Health of individuals, families, and communities is influenced by a multitude of social determinants, including poverty and food security. The Commission on Social Determinants of Health (CSDH) under the World Health Organization (WHO) published in 2008 the report, which critically studied the reasons behind inequities in health and challenged the conventional view of public health. The report asserts that health inequity is not natural and is avoidable, being influenced by the circumstances in which people grow, live, work, and age, and the systems put in place for them to deal with illness. These circumstances are shaped by political, social, and economic forces.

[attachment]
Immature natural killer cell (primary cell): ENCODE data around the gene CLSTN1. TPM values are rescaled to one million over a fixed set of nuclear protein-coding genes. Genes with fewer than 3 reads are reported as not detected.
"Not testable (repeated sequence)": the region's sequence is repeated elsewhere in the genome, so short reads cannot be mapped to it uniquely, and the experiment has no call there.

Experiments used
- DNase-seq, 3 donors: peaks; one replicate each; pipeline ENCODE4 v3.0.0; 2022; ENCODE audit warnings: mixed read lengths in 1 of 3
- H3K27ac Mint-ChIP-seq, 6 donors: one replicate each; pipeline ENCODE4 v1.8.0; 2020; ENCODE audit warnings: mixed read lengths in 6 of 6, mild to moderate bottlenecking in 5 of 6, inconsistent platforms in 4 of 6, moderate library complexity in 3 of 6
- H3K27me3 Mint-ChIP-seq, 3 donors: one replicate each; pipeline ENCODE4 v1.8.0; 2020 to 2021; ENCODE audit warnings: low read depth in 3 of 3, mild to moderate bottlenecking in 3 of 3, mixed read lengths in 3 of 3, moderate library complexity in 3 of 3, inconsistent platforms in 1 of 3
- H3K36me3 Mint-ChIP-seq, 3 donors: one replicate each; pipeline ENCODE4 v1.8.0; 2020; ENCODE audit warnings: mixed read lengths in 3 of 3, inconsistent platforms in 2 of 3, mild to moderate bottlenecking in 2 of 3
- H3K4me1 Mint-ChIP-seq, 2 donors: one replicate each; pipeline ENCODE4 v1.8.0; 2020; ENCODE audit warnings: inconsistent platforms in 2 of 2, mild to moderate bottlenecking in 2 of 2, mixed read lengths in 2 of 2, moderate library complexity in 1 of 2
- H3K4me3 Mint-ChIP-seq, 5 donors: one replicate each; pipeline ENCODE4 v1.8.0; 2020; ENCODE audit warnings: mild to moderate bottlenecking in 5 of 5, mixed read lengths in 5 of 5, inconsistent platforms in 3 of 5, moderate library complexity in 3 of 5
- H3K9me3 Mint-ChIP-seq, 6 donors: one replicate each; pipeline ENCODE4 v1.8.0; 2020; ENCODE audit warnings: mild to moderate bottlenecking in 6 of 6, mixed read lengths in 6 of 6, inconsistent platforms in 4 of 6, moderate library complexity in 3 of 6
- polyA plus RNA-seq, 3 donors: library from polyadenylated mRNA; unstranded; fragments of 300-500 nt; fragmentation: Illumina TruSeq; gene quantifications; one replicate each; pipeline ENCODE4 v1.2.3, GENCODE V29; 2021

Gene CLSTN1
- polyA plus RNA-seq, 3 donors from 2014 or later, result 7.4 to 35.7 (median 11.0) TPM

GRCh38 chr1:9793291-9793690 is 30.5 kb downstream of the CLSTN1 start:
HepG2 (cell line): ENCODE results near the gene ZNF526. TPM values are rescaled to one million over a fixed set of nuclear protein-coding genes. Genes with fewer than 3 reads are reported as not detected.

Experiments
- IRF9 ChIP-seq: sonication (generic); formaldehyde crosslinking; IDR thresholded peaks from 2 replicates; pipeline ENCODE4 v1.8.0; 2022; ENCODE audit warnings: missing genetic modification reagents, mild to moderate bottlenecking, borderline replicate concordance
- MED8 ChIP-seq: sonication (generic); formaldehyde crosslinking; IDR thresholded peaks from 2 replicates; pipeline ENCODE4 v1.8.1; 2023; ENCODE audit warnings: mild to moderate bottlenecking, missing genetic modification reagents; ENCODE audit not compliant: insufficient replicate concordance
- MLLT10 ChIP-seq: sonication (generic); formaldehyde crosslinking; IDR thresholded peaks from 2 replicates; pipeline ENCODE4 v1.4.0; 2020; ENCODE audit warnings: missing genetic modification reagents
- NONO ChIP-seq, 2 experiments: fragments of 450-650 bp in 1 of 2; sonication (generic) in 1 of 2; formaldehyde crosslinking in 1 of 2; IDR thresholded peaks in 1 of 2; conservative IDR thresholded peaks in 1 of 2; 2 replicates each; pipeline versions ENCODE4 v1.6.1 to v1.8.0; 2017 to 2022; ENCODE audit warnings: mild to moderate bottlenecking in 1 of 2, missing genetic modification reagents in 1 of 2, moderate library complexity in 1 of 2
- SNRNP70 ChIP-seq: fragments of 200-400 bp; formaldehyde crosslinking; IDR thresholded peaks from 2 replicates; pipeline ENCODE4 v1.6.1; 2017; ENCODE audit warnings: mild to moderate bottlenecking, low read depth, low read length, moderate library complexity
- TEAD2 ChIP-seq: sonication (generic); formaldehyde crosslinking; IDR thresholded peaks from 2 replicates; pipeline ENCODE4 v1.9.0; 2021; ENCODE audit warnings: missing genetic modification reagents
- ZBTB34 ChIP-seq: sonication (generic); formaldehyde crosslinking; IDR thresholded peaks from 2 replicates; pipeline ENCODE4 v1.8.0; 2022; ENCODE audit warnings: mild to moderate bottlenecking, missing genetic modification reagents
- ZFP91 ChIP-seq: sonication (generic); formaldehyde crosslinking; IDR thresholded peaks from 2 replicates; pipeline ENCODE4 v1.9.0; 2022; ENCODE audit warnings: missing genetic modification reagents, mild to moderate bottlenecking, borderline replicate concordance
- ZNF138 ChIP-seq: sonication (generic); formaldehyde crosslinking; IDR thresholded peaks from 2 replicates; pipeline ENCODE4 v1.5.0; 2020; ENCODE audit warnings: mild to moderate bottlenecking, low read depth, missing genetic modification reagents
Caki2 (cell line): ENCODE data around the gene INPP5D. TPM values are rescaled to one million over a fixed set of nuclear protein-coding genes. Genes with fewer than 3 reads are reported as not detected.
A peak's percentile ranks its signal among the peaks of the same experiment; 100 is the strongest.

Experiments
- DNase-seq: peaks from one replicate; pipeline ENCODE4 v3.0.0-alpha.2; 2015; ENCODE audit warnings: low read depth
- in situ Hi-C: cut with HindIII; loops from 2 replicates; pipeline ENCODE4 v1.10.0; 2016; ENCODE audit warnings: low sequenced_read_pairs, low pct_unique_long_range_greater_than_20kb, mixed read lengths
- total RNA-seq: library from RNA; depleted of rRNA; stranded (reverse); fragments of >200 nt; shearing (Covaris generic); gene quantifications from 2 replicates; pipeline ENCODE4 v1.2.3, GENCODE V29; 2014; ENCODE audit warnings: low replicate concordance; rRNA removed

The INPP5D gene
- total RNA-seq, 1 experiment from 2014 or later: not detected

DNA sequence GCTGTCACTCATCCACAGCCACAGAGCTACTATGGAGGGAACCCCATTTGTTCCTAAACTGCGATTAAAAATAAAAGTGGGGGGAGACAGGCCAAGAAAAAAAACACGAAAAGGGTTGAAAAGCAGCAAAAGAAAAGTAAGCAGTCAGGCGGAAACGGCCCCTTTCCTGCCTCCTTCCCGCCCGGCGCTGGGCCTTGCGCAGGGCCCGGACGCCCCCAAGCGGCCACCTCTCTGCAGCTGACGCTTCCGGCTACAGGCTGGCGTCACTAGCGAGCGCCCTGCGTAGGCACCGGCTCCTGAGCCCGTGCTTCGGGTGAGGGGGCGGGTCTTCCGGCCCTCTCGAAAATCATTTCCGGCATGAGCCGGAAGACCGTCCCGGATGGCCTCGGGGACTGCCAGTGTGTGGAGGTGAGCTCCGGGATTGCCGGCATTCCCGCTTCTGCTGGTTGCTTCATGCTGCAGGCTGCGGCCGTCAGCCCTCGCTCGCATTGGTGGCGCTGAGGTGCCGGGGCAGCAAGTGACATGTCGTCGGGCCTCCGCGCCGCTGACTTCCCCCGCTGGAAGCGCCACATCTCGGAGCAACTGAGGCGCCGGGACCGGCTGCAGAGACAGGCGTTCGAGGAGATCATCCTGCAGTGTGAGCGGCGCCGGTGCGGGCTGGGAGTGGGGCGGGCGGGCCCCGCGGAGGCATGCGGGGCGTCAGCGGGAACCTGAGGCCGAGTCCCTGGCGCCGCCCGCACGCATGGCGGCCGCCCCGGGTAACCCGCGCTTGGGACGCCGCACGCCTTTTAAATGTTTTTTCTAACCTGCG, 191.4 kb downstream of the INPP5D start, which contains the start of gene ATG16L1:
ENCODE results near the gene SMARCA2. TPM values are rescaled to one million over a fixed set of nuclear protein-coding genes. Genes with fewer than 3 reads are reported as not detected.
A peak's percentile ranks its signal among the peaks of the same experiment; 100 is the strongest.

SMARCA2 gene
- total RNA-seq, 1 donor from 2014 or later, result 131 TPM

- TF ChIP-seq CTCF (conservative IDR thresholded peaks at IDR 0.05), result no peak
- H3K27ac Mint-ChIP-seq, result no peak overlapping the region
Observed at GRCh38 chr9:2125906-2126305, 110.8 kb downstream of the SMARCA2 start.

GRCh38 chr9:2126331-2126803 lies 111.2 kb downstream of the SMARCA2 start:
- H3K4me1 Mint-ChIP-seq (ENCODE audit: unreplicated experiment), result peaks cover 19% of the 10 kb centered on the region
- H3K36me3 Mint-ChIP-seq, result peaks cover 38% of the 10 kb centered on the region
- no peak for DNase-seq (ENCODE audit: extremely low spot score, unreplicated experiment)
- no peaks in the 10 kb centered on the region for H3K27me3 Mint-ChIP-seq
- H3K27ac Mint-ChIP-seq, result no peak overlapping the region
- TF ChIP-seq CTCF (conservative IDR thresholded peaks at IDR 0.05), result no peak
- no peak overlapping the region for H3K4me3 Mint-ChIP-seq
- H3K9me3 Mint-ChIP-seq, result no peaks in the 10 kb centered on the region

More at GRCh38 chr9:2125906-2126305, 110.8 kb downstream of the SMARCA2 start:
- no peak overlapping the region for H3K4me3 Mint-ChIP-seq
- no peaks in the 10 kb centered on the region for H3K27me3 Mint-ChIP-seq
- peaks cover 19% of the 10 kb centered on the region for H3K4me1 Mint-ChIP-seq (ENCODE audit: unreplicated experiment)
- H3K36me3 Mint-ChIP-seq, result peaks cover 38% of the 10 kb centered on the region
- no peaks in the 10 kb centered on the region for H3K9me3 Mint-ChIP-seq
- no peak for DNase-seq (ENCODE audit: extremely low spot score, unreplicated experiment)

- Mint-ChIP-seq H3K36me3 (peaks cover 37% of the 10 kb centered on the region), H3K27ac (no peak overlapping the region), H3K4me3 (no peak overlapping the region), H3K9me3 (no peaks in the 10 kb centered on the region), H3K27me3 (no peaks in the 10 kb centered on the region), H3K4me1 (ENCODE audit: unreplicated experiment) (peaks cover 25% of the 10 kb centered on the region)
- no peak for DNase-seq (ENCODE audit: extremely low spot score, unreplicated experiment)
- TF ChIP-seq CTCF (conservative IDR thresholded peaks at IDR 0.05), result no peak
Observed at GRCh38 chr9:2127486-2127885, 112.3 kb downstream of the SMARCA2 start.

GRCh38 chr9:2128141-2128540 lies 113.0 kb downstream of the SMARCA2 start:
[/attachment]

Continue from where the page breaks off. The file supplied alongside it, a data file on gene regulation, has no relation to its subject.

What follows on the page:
The Commission made several recommendations in three domains: (1) improving daily living conditions; (2) tackling inequities and distribution of power, money, and resources; and (3) measuring and understanding the problem and assessing the impact of action. In 2010, the Priority Public Health Conditions Knowledge Network under the Commission published the document “Equity, Social Determinants, and Public Health Programmes” that serves as a guide for those responsible for health programmes to work with other sectors to translate these recommendations to concrete actions. Of the many social determinants of health and maternal health, poverty is one of the strongest.